North Carolina’s Sandhills region is known for, among other things, its bountiful offering of picturesque garden designs. Visitors and locals alike don’t have to go far to find inspiration at the hand of Mother Nature. We take our gardens seriously: When spring comes around, the Southern Pines Garden Club annually hosts the Home & Garden Tour, allowing exclusive access to the Sandhills’ gorgeous homes and gardens, while the Moore County Home Builders Association hosts an annual Spring Home & Garden Expo, as well.
Here are some of our favorite spots around the Pinehurst and Southern Pines area to enjoy some of nature’s most glorious beauty. Call it a “garden variety,” if you will:
Sandhills Horticultural Gardens
Located on the campus of Sandhills Community College, the Sandhills Horticultural Gardens feature 10 major gardens including the Ebersol Holly Collection — the largest on the East Coast — a specialized conifer garden, the Sir Walter Raleigh Garden (a 1-1/2-acre formal English garden), Hillside Garden, Azalea Garden and the Desmond Native Wetland Trail Garden. The immaculate and peaceful gardens, which cover 32 acres of designed space and natural areas, are open year round from dawn to sunset. Always something interesting blooming, so true garden connoisseurs will want to visit during each of the four seasons.
Weymouth Center Gardens
Open daily and free to the public, the Weymouth Gardens adorn what is now known as the Weymouth Center for the Arts & Humanities and came into being in the early 1920s as part of the home of James Boyd, a popular writer during those days. The Friends of Weymouth acquired the property in 1976 and the house is now used as a writers’ retreat, as well as the site of the North Carolina Literary Hall of Fame. Two large sections, “The Poet’s Garden,” and “The Writer’s Retreat,” were planted especially for the writers’ benefit. Adlai Stevenson’s sister, Elizabeth Ives, and Helen Greene, a local gardener, restored the original gardens.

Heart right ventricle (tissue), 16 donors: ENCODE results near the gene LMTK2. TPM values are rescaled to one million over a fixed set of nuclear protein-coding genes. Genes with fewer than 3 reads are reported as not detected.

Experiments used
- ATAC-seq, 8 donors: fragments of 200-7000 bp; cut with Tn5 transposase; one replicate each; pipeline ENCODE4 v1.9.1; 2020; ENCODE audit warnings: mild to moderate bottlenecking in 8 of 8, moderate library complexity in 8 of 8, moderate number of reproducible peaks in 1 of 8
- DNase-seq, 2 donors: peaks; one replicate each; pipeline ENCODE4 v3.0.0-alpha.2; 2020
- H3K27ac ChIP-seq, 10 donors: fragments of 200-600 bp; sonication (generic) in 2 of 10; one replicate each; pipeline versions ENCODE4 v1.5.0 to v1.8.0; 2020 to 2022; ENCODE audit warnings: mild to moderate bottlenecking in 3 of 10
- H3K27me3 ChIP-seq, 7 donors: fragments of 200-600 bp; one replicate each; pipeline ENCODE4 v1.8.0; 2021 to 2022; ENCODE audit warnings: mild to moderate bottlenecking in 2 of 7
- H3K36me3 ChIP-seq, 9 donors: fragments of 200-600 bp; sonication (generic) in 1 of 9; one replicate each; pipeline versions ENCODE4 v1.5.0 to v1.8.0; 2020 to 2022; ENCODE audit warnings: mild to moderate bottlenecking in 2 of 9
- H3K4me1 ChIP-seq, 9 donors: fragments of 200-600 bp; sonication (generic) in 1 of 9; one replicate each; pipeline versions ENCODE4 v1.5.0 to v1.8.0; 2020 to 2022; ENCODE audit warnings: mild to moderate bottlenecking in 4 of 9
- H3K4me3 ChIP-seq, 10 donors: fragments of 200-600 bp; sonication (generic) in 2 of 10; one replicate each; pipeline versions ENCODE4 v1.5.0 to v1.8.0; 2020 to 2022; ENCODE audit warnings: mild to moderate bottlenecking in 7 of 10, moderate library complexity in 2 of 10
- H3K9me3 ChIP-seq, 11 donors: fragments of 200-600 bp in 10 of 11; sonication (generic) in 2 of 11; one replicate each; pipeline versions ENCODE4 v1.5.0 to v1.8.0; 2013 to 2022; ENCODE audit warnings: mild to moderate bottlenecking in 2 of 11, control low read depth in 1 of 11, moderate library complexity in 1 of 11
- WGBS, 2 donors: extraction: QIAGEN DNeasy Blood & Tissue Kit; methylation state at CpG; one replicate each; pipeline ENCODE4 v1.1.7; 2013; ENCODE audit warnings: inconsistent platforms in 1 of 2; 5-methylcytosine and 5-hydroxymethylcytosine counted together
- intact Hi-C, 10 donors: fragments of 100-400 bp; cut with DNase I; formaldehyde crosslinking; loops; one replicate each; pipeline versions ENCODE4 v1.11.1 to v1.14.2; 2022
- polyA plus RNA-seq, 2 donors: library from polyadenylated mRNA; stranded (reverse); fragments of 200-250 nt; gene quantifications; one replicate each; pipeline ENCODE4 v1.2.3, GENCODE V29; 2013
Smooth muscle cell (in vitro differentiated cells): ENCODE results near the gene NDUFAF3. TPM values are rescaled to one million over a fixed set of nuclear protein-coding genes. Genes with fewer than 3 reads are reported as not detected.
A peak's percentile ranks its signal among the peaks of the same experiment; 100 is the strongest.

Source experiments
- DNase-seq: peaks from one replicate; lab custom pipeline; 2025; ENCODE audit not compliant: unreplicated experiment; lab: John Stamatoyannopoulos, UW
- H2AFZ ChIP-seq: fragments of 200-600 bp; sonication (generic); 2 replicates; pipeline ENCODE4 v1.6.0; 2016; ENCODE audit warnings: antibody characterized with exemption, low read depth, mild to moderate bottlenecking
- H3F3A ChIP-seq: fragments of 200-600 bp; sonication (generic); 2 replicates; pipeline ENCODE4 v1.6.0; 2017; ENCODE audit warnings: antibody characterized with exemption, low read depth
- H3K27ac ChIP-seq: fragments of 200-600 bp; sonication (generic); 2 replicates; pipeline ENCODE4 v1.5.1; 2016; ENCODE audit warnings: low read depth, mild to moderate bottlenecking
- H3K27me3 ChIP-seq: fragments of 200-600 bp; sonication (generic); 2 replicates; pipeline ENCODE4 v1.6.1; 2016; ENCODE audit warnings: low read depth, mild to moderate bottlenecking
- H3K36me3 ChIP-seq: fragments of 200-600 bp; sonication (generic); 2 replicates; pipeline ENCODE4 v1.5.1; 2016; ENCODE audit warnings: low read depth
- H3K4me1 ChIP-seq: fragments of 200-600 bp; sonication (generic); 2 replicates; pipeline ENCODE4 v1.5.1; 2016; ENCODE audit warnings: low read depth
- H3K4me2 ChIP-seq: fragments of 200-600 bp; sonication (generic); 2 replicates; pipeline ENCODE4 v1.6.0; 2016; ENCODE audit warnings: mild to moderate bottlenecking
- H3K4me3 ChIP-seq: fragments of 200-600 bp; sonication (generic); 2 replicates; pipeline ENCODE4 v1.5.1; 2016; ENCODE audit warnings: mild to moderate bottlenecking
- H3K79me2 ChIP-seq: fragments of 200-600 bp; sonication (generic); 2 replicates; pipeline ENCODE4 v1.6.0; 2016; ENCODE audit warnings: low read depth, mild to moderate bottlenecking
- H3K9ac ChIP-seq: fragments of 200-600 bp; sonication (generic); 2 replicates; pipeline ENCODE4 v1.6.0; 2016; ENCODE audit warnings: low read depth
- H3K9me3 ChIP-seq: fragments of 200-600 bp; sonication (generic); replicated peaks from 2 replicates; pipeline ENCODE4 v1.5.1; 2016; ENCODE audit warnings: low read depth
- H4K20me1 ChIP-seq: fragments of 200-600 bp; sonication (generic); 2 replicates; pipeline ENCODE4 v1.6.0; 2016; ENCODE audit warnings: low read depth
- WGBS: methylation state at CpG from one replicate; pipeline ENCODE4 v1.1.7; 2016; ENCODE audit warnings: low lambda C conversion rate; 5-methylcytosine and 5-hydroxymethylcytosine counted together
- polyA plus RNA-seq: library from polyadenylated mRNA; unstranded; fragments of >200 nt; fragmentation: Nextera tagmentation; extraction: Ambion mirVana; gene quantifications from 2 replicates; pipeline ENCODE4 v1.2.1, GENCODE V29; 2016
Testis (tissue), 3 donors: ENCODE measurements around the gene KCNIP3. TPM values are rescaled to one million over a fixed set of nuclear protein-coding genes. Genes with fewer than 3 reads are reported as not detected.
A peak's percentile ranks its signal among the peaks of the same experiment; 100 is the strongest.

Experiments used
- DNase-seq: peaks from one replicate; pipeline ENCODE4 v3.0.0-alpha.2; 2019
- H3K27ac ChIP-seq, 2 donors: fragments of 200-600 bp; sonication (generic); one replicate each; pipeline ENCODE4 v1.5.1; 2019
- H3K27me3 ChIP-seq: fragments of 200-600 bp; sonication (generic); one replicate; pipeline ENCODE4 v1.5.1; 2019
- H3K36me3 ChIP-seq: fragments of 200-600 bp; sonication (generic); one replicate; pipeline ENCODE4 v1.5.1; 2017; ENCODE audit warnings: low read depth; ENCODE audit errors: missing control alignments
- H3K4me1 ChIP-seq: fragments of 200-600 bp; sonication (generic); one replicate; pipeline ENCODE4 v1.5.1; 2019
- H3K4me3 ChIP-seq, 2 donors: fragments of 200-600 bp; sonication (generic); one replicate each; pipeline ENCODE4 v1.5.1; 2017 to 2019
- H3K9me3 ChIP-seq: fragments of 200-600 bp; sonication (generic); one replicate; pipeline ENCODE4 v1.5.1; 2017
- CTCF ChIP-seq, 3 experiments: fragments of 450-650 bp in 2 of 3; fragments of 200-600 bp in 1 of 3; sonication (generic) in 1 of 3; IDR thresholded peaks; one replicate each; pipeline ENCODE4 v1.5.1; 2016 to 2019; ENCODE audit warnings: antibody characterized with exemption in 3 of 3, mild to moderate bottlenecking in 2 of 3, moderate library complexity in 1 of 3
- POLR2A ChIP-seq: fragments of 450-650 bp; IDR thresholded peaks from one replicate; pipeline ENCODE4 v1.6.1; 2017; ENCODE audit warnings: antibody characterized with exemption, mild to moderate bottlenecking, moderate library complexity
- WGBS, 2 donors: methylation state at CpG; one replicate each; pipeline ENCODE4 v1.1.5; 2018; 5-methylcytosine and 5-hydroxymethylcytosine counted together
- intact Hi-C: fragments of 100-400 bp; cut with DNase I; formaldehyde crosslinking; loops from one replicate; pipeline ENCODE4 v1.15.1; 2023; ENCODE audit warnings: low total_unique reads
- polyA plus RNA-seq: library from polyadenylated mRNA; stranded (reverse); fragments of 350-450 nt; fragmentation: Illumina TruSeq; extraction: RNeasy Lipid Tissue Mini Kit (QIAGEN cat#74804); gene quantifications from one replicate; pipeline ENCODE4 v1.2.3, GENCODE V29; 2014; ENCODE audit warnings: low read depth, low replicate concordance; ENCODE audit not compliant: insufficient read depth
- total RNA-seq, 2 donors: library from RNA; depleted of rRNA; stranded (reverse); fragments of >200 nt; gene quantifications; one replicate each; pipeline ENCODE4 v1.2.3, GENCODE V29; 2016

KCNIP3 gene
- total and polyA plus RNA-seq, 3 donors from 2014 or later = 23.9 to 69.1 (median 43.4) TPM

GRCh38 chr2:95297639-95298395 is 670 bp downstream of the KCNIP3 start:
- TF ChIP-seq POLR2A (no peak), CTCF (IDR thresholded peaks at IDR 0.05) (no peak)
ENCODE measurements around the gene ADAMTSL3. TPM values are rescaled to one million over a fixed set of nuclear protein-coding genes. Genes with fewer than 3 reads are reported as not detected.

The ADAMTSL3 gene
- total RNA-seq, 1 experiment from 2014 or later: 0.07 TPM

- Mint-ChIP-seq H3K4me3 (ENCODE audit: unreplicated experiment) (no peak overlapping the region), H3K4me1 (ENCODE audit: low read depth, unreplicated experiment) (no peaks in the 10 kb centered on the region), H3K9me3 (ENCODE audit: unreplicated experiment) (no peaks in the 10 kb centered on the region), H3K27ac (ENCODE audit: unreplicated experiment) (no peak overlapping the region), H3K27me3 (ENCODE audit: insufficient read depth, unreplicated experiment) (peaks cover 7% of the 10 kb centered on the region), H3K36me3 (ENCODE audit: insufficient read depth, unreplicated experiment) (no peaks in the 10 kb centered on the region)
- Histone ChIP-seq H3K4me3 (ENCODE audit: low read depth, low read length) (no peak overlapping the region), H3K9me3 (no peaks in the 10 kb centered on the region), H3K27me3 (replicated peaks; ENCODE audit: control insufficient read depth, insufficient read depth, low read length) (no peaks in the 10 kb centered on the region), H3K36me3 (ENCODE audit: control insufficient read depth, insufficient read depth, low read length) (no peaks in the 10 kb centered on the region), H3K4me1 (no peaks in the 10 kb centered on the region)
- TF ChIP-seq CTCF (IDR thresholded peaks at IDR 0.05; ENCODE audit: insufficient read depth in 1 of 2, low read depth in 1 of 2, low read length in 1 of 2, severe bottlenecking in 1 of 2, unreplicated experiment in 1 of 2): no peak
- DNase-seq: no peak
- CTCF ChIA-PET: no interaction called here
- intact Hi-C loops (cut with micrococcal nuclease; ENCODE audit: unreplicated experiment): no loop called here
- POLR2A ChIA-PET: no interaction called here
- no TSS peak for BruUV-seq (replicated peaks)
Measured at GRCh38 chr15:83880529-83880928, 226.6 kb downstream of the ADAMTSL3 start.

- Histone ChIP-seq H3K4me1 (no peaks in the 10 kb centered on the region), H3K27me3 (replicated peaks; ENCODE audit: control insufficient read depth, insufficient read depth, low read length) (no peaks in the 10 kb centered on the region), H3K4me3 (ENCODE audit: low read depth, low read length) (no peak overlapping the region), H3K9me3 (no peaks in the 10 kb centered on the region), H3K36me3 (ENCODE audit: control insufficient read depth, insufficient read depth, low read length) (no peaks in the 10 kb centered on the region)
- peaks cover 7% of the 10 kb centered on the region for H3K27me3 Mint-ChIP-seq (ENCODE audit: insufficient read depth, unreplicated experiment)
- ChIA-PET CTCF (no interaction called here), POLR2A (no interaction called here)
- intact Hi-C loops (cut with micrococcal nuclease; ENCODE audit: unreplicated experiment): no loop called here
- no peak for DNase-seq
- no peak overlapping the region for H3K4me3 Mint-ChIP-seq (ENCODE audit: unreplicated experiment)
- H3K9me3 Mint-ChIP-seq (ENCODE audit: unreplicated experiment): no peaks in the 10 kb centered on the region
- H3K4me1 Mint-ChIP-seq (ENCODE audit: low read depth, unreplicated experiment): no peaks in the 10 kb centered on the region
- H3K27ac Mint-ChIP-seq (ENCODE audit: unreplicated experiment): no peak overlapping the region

The Village Arboretum
Designed by Larry Best, founder of award-winning design firm LandDesign, on a scruffy and undeveloped, 35-acre, village-owned site adjacent to the Pinehurst Village Hall. The Village Arboretum was launched in 2003 by the Village Heritage Foundation, with support of the Pinehurst Village Council, and officially completed in 2014. Beautiful design features a restored longleaf pine forest, a large meadow, a perennial garden, a Magnolia garden, a Woodland Garden, a Flowering Tree Garden and an open-air pavilion. Walking trails along the creek and a trio of rustic bridges connect to the Village Greenway System.
Campbell House Park
Like the Weymouth Center, owes its existence to the Boyd family. Lovely, 14-acre public park and garden surrounding the Campbell House — a stately manor that functions today as an art gallery and cultural center. Beautifully landscaped property is the site of many outdoor weddings and events and is included in the annual House and Garden Tour. The park features a playground, basketball court, picnic tables, a tee-ball field with bleachers, a golf practice area and acres of open space.
The Healing Garden at FirstHealth of the Carolinas
Love of nature and the experience of caring for a loved one in the hospital led Lynda Acker and Cassie Willis to design The Healing Garden. Snuggled between the Clara McLean House and the Pinehurst Greenway Trail, inspired by classical English design and open daily from dawn to dusk. Paths lead to garden rooms with seating for quiet reflection, prayer or conversation, or to simply admire the view. The children’s garden offers fun and discovery with soft green turf dotted with large topiaries and life-size chess and checkerboards.